When you have a service-connected disability or injury, you become eligible for VA disability compensation. If your combined disability rating is 30% or more, then you also qualify to receive additional compensation for a spouse, child, and/or parent.
Qualifications for a VA Dependent Child
According to VA guidelines, your dependent child must either be your biological child, stepchild in your household, or an adopted child. Foster children are not eligible as dependents at this time.
You will need to provide the VA with your child’s birth certificate, adoption papers, or proof of marriage to the child’s adoptive or biological parent. Giving the VA this documentation establishes them as your dependent(s).
Whether you have already applied to determine your child as VA dependent or not, you should know that there is an eligibility cut-off. Once your child turns 18 years old, they no longer qualify to be a VA Dependent, unless they meet the following circumstances below.
Exemptions to the Dependent Cut-Off
Dependents Pursuing Education
If your son or daughter is still in high school when they turn 18 years old, then they can remain your dependent. Likewise, sons and daughters between 18 and 23 years old can remain or become dependents if they are unmarried and in college.
The VA requires you to fill out VA Form 21-674 to continue receiving dependent benefits. This form is a request for approval of school attendance.
The VA suggests you file this form up to one year before your son or daughter turns 18 years old so they have time to process the paperwork. This lead time should prevent you from experiencing an interruption to your dependent benefits if you already receive compensation.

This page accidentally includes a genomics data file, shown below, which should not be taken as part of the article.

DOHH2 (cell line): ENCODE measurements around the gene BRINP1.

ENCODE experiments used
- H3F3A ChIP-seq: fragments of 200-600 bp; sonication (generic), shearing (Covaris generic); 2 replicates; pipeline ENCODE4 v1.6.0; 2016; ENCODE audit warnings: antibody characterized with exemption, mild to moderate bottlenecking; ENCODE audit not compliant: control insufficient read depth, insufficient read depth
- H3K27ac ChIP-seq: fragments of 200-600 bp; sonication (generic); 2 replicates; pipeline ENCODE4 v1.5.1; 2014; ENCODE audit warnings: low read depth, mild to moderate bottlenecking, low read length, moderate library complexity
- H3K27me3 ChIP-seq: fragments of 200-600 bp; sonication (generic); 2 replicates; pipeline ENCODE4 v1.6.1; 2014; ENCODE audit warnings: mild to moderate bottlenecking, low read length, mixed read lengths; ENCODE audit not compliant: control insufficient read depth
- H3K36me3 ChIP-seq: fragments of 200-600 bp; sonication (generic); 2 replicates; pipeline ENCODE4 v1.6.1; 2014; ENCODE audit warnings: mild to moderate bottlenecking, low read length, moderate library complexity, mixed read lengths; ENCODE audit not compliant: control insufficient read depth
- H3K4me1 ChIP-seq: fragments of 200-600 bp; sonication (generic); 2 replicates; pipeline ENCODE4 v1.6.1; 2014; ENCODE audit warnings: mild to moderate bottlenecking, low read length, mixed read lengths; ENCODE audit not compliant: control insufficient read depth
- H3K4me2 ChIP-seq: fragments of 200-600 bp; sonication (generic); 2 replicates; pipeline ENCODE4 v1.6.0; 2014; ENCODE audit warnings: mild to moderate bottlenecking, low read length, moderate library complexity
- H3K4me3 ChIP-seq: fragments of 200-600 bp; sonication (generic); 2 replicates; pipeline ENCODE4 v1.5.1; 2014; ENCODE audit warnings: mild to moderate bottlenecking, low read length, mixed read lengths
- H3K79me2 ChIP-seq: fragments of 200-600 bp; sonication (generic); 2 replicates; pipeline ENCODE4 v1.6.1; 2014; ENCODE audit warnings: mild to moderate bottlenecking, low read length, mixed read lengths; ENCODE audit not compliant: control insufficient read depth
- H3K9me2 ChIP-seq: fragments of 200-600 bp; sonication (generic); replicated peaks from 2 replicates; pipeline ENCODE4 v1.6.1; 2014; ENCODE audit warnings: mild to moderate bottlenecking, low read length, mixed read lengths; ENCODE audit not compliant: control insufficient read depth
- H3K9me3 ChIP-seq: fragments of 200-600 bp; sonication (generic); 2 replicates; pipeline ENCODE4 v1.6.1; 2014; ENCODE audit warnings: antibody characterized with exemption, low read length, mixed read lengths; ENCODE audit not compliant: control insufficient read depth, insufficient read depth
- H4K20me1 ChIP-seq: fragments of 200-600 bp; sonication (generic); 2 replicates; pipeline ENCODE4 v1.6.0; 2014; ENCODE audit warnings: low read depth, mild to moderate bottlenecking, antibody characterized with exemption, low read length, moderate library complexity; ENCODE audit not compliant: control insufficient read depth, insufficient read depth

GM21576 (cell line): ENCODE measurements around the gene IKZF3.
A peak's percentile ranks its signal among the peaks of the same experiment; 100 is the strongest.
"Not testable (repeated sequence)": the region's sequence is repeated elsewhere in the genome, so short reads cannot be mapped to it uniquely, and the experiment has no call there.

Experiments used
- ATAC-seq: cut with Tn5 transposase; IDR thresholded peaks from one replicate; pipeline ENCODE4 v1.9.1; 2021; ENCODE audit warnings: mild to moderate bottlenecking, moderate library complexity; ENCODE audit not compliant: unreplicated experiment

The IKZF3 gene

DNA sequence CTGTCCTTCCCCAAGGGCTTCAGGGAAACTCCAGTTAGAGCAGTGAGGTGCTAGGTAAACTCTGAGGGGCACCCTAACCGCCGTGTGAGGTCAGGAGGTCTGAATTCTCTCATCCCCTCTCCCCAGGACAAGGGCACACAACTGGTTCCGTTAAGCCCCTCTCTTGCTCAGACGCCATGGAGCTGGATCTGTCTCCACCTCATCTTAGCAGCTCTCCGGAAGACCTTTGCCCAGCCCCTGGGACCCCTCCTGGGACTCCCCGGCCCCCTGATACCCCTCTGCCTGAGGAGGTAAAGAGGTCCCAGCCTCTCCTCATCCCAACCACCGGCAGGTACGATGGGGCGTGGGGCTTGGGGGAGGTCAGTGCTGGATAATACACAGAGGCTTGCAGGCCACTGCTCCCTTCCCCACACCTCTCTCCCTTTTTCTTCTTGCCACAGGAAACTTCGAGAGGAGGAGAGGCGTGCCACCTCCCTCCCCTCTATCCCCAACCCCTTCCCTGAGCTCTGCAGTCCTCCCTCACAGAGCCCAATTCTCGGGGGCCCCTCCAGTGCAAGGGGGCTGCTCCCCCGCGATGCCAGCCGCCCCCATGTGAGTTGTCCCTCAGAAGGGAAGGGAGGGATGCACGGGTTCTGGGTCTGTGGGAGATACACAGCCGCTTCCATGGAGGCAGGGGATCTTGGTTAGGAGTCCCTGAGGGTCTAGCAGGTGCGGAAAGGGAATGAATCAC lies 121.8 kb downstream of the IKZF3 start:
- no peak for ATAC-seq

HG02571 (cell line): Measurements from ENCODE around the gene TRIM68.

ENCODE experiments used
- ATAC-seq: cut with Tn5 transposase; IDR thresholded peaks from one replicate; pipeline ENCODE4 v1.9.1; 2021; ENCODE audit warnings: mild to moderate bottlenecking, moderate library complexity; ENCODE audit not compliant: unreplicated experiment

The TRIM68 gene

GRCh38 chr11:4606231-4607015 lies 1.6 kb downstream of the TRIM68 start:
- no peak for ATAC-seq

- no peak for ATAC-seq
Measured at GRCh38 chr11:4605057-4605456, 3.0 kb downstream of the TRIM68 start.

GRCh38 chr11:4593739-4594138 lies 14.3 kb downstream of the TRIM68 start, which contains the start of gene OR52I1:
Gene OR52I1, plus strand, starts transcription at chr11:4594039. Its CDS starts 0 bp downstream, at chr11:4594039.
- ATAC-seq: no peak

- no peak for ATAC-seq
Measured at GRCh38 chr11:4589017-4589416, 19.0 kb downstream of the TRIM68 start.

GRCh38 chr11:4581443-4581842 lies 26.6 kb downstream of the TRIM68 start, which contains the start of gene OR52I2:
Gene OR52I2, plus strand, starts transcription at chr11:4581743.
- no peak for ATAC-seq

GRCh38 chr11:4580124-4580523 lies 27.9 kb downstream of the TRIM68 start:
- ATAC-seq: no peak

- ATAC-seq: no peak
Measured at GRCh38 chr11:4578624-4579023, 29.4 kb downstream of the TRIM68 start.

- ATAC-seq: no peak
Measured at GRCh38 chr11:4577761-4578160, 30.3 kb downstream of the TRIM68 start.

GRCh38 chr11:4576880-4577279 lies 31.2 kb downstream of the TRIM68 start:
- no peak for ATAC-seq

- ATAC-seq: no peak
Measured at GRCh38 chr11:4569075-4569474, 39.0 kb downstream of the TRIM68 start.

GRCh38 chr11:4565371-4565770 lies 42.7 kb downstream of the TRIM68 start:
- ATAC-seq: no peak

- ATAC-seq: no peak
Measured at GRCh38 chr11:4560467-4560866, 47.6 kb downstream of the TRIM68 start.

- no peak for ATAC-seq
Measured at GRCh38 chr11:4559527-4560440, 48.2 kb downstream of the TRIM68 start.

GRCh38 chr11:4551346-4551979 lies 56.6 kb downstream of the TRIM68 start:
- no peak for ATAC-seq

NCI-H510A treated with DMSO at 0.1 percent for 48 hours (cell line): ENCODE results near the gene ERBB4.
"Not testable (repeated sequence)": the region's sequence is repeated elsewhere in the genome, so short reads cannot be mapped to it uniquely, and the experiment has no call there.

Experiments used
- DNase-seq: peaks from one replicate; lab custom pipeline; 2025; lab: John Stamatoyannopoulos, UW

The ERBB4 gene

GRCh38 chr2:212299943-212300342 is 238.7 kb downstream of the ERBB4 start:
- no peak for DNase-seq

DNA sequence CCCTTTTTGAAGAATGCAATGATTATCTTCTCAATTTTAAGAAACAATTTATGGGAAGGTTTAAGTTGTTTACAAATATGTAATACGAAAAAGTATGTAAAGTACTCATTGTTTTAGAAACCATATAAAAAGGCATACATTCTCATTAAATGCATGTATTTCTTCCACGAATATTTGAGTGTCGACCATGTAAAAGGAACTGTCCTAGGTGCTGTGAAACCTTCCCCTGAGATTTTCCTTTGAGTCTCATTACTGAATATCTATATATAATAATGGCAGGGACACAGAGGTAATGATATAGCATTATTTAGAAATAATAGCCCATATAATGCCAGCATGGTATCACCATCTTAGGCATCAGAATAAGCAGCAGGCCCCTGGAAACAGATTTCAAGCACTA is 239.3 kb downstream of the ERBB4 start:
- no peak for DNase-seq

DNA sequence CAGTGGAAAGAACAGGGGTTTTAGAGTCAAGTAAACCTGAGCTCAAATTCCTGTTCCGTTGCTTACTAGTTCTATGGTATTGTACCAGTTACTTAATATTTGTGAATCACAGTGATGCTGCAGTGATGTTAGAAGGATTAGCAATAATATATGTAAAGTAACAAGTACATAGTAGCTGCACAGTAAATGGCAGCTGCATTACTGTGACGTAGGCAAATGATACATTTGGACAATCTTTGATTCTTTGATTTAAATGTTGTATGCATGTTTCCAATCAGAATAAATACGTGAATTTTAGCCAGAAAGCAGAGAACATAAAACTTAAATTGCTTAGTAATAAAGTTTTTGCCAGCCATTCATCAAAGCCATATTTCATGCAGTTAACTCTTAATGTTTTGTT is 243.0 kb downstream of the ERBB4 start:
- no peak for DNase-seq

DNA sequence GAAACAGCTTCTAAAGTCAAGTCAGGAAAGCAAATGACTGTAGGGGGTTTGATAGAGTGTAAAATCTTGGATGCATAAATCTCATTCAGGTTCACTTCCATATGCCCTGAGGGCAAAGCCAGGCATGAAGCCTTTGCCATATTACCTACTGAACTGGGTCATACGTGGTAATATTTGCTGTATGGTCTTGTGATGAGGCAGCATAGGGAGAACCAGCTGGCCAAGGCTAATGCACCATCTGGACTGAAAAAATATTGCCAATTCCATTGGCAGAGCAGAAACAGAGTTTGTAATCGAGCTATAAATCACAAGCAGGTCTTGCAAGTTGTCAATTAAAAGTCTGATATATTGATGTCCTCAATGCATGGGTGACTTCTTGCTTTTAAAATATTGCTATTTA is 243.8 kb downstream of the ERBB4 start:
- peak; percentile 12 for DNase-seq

Dependents with Special Needs
The other exception to the age requirement is if your child has special needs. The VA allows seriously disabled dependents to stay on benefit compensation plans after they turn 18 years old.
To qualify for compensation as a special needs dependent, he or she must be incapable of generating enough income for self-support due to a mental or physical disability. If you document this on the same VA form 21-674, your child should not lose benefits when he or she turns 18.
With that said, there are ways a special needs dependent can lose benefits. If he or she marries, or becomes able to provide self-support through employment, or becomes capable of self-care, then the VA can end dependent status.
If you receive VA disability compensation for a service-connected disability and you have kids who can be qualifying dependents, you should document them with the VA.
Please reach out to Strategic Veteran if you have questions. We are a veteran-operated company working to assist all veterans with the VA disability system. Our knowledge and resources are always free – give us a call today at 800-761-9004.